There are numerous tech things I am intentionally quiet about. Not because I don’t have thoughts about them, but because I would rather not add to the noise of initial emotion blog posts and hot takes. The Humane AI Pin was one of those things, and while I don’t see it catching on, I think it is a fascinating device because of what it signals.
For years now, technology commentators have been theorising on what comes after the smartphone. It’s explosive success in shaping our lives and how we interact with the world around us is nothing short of remarkable. Although we can debate the positivity of them, there is no denying that the societal changes we have experienced well exceed those caused by similar cultural shifts.
This oblong glass and metal device I am typing this blog post on is nothing short of a technological marvel. One that we could not even dream of a decade ago, yet we are searching for the next thing already. For years, many people have been expecting voice first interaction to become the prominent interaction method. No more typing on screens, you speak to something, and it does the heavy lifting for you. It’s easy to forget this vision of easier interaction with your device and view the Ai Pin from its marketing alone.
Right from the start, the device has been developed and now launched differently to what we expected. There’s nothing wrong with that, but the self-importance of the companies launch video overshadows the entire device. The successfulness of the device aside (I am very much of the opinion it will fall flat on its face) it says a lot about the future of devices. The one seen by technology investors, and how much they differentiate from regular users.
Although voice first interaction hasn’t caught on as quickly as expected, and many devices have had to go back to putting screens on them, there’s still something there. It’s either a dream, or a marketing push, but the voice first idea clings to the back of my mind with a certain level of excitement. It wasn’t until I really thought about the ridiculousness of wearing a pin on my clothes, or the worse possibility of something on my face, that I came to understand the issues as I see them.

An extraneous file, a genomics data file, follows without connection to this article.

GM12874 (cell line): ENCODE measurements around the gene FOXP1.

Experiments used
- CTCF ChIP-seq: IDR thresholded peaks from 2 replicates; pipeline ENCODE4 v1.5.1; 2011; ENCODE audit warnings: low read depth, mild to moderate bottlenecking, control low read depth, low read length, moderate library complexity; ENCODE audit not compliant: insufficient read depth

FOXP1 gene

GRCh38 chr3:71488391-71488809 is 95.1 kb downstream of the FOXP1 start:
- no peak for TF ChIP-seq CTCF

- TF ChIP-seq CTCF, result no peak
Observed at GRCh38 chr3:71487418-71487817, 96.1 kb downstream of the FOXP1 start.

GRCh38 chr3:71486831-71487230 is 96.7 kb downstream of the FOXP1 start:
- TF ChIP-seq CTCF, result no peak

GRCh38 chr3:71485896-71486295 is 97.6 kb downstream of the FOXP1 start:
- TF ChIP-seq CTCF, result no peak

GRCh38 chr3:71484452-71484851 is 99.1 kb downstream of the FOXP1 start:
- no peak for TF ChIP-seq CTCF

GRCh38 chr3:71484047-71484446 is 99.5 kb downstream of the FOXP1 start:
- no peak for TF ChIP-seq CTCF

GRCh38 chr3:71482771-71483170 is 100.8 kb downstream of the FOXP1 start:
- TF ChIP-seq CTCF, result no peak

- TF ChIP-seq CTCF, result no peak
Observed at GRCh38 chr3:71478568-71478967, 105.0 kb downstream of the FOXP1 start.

The truth is, voice first doesn’t need to be voice only. Now granted, the AI Pin does have an over-engineered laser projector. This requires a series of dexterous gestures to interact, which in itself is enough to pull your phone out and do the same thing in a couple of taps. What they really want you to do is push the button and talk to it. Transmitting everything over the constant internet connection to be interpreted, and a response beamed back to you. Let’s hope you never go out of a reliable signal.
You can issue commands like “catch me up” to be read your latest emails and text messages. A command that I expect won’t return “nothing, no one likes you” but speaks to the kind of person AI wants to market the device to, or perhaps who purchasers wish to be. This is something that may not raise an eyebrow in Silicon Valley circles, but will on your local high street. What companies fail to realise that the acceptability of voice interaction is varied, and this device must sit in the Venn diagram overlap of can talk to a computer and wearing clothes sufficient to sustain “the same weight as a tennis ball”.
I suspect this sits is the same tech douch zone as Juicero, Google Glass and Dyson Zone. The aims of Humane are noble ones, to reduce the time spent using devices that take us away from the world around us. Ensuring that we can use technology in a way that doesn’t impact our attention. Forgetting that there is a far more socially acceptable option of device, one that I am a big fan of—the smartwatch.
After years of wearing an Apple Watch, my preferred interaction method with it, outside simple taps, is by far voice. The watch is already a device people are used to seeing, it fits into life perfectly. There’s nothing on my face and no weird badge sagging my clothes down. I remain convinced it is the best minimalist phone you can buy, and wish it were my main device. I have a feeling that had Humane stated with such a device and then pushed into other areas it may have gone down better, but there is always a desire for something new and different.
A new interaction method takes time to find its space in society, like the smartphone. Some never reach that place and die out like Google Glass, and it remains to be seen how long Humane can hang in there. Working to persuade people that the learning curve is worth it. Voice first and lasers seems like an interesting proposition, but new doesn’t always mean good.